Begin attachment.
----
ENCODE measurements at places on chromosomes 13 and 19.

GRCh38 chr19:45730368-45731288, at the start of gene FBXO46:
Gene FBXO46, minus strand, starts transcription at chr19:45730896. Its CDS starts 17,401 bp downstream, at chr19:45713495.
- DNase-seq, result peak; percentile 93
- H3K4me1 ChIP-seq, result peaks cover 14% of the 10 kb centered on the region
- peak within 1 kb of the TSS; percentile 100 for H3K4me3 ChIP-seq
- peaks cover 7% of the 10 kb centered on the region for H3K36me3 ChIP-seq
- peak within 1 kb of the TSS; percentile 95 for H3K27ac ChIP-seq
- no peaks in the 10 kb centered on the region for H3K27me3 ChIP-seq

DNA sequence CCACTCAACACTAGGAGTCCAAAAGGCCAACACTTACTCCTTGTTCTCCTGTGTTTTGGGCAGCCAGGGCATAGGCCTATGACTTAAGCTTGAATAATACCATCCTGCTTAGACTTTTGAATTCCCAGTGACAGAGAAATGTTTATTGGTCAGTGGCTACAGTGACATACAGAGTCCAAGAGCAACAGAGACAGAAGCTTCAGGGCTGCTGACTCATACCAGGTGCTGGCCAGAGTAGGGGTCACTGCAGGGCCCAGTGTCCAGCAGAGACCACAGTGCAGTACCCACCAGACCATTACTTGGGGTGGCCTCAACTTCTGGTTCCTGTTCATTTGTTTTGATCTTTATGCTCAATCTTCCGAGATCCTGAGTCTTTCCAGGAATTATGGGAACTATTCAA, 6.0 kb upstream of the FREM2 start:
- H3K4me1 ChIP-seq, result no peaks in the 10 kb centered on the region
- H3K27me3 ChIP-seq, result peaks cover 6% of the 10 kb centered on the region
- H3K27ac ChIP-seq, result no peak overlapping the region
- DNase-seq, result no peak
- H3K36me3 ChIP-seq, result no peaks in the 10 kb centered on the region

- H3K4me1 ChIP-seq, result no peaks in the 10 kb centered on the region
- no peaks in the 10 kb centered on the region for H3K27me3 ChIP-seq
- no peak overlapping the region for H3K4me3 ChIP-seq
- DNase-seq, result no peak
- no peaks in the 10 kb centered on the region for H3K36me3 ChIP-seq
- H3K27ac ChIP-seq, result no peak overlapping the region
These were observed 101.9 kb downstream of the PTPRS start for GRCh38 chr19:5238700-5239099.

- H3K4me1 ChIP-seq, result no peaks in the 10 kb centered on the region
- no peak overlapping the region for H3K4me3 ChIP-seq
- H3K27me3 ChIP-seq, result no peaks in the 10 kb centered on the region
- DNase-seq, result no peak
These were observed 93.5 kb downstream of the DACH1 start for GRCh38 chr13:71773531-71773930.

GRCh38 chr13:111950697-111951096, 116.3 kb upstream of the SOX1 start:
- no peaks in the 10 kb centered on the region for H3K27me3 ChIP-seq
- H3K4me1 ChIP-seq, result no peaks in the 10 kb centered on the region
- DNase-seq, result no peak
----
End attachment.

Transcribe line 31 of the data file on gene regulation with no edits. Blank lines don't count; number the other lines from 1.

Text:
- DNase-seq, result no peak